wtf do you know...you went to an upity high class college and your opinion of how teens are is a joke because I am pretty sure you were not raised in an American school system. Afraid?...far from it. When I went to school we had guns. Try and pull that shit and you would get shot if it was the wrong person. It is actually the opposite way around. Teachers are scared thus it makes them worse teachers. I know of 4 people who killed themselves when I went to school and all of them were Asian. 1 korean 2 Taiwanese and one chinese. All had mean parents that pushed them.

  16. @bigsampson
    You give your proof against "zealous hags" as your school. So please tell us more about this "#1 in the world" school in oregon with 250 people, I'd really like to know more. What is the name of the school and what exactly was it #1 in the world at.

  17. brutus,

    Take a look at Sam's blog and it will answer a lot of your questions. :)

  18. #1 at suicide! maybe only 246 kids now......245......244.......

  19. Gold Beach High School 1995 - 1997 was the ISEF #1 school. I am not making this up and no I take my opinions from living and going to school in San Jose where Asians are the majority (look up Prospect and Lynbrook High School in California). As for the comment that was pointed towards medical marijuana haha...your a joke. That is a low blow and something I wouldn't expect from a Bay Area college grad....If you want to have a debate about medical marijuana I would love to have one. I mean its obvious I won't have the extreme knowledge you have on 80's Korean Pop Culture....BTW would you like to kow how many Korean War vets I serve every month? I am pretty sure its more then you. Also for suicides, I don't remember anyone killing themselves at my school for being loved and nurtured. Also why assume I am lying....you can use your own fact finding machine to find if I am lying or telling the truth...but lets assume I am not lying (which I am not) would I not have a valid argument about over zealous teachers who mind warp kids into robots?

  20. bigsampson talks about the level of teams they play. I wonder too how many of her kids have gone on to play basketball in college (since she IS a basketball coach) how many completed college, and also how many of her players have jobs in the areas they studied. I am a coach and whether I am hard or easy on my players - I measure my success by how many of the players I coached are successful 3, 6, and even 9 years down the road! Wins don't mean much, I don't get it - why does her "tiger" attitude keep your faith in America? The stats you have here (1346 victories says nothing to the caliber of people she was producing!)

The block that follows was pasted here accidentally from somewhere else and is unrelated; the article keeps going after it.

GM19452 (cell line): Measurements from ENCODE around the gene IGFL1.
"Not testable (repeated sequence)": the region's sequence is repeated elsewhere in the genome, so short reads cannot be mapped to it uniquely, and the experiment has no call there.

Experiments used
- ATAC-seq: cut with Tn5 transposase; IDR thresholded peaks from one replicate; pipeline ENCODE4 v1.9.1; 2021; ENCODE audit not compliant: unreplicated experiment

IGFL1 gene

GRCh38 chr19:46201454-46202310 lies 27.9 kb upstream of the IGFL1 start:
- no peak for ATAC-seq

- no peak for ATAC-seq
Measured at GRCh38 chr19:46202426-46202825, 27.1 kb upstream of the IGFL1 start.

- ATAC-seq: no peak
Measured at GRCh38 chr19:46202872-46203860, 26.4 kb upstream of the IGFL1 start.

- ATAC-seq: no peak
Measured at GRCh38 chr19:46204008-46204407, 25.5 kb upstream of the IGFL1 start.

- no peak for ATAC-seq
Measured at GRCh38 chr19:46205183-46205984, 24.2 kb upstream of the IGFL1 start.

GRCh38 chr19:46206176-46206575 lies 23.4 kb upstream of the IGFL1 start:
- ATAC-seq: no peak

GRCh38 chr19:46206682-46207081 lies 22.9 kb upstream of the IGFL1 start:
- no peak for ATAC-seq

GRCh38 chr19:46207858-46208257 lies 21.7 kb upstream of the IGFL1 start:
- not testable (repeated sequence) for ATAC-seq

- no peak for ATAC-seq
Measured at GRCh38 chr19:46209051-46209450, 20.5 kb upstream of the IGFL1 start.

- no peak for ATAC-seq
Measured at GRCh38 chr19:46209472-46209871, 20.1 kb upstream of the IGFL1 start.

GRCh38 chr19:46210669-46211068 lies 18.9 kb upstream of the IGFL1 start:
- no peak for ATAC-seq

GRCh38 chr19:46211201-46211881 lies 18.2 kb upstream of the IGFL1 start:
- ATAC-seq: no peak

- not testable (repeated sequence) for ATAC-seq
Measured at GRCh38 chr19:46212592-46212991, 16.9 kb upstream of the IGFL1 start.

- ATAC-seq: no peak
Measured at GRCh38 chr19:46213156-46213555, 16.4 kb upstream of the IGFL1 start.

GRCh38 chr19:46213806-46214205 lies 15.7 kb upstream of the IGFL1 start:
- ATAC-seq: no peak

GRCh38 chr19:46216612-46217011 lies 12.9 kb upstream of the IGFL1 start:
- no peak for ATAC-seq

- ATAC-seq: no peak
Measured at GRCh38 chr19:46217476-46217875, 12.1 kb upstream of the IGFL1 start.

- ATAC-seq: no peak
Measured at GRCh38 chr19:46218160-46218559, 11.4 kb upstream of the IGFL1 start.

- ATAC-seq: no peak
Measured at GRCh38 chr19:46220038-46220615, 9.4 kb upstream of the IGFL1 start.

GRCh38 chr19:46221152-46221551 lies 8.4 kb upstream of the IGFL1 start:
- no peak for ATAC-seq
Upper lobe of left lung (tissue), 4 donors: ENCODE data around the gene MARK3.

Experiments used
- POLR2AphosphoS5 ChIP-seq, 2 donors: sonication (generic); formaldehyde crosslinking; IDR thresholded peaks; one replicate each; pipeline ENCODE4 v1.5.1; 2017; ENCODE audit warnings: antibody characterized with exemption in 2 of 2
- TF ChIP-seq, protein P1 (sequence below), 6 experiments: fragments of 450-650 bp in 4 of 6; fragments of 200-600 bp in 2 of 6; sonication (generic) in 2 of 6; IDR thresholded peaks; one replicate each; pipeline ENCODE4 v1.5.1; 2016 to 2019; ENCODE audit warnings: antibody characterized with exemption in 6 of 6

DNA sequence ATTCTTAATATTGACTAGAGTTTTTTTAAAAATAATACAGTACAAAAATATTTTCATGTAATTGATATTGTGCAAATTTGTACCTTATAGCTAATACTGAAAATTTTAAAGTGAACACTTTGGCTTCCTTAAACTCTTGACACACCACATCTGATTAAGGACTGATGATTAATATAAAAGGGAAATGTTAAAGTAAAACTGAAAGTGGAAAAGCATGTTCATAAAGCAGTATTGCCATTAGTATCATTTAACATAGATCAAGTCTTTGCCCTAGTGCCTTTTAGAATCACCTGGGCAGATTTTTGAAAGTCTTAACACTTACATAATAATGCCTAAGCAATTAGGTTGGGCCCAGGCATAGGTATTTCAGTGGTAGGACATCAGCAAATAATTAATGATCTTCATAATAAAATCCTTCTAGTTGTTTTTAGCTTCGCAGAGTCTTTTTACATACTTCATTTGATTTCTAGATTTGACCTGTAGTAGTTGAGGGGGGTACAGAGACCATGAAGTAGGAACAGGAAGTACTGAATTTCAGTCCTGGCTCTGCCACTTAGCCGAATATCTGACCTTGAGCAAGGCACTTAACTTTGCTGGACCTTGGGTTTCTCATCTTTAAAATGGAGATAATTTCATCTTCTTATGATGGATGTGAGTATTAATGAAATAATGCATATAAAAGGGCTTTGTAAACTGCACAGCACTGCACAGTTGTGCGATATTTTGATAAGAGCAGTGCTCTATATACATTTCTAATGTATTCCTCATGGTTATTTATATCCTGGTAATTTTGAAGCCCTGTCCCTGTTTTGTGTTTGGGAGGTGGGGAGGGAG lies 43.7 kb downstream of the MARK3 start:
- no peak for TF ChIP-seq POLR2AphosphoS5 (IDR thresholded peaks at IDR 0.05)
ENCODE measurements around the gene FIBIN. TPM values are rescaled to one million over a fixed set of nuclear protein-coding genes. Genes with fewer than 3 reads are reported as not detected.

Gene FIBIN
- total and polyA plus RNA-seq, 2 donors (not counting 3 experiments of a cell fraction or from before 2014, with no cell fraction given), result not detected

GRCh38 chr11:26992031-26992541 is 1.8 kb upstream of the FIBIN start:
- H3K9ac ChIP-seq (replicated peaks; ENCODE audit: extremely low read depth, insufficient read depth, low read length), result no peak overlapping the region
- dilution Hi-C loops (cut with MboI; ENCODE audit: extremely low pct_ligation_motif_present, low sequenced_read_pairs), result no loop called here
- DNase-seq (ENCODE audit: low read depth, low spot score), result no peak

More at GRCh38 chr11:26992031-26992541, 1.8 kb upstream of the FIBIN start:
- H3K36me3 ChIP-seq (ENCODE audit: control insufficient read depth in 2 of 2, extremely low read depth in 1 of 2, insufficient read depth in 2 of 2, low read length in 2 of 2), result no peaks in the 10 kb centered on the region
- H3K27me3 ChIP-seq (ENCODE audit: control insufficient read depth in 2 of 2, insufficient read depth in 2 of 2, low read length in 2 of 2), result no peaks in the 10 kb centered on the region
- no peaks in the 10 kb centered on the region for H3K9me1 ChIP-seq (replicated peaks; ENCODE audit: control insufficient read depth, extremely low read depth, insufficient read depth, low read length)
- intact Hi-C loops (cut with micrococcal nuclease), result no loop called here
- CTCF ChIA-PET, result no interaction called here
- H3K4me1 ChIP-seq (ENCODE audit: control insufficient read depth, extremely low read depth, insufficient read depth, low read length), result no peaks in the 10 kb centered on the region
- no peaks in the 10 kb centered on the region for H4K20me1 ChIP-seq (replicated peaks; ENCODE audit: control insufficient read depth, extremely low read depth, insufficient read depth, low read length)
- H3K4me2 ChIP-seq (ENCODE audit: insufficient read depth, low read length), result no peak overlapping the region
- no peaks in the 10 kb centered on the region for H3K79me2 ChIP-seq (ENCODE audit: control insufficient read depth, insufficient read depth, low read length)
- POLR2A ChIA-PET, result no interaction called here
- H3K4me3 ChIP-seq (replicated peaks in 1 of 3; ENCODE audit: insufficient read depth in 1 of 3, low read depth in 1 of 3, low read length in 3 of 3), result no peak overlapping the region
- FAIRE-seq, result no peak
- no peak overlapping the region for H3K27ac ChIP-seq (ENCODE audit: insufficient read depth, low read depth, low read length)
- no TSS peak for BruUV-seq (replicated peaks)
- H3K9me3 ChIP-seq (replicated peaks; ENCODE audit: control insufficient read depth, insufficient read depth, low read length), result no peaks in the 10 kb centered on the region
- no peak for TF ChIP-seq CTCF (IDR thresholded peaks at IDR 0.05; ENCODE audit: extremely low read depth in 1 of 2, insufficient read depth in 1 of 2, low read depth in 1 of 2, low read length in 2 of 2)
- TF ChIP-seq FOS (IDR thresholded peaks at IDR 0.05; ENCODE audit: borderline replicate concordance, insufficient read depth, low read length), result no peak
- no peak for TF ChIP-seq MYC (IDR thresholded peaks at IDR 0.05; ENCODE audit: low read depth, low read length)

I don't get this infatuation with tiger mom's, I am in Korea and the Tiger mom is in full gear - but they know nothing about their children OR they have no life outside of their children! The husband is at work till 10 well not at work per-see, but he is out with the boss till then. The child is in school and hagwons until all hours of the night. Does this really foster good family interaction?

    The children are told from early on what they like or dislike - Don't cry especially in public, even if you did just fall and twist your ankle. Don't show emotion (why I don't know). Do not be creative - or if you do - you better be the best - if you are not the best you might as well kill yourself!

    "I am going to put tons of stress on you about school so you can eat what ever you want as long as you stay thin - and I don't care how you stay thin - just do it cause no one will want you unless you are thin, cause I never let you be different in any other way!" Oh and by the way the job you want 10,000 others want it too and I don't care how easy it would be for you to get a job in America paying double what you would make here you are staying here, cause I need someone to take care of me when I get old and that is your job because I got you the best education you did not want and put you in the best hagwons that you slept through and paid the dean of admissions to get you into University ALL so you could be depressed on a regular basis In a job you do not want and constantly unplugged from reality, shopping or watching our K-dramas, while pretending that K-poop is real music!


  21. You don't have to be mean or critical to motivate your children.

  22. Oh tiger mothers and tiger mother supporters look what you have wrought.


  23. I actually happen to attend Lynbrook, one of the high schools mentioned by bigsampson. I've read the comments over a couple times, but I honestly can't understand what his point is in all that rambling. What I do know is that I feel lucky to go to school where I do because we have some truly brilliant students, who would have done NOTHING without their parent's constant pushing

  24. "what his point is in all that rambling. " you do not need to be a bitch to have your kids succeed.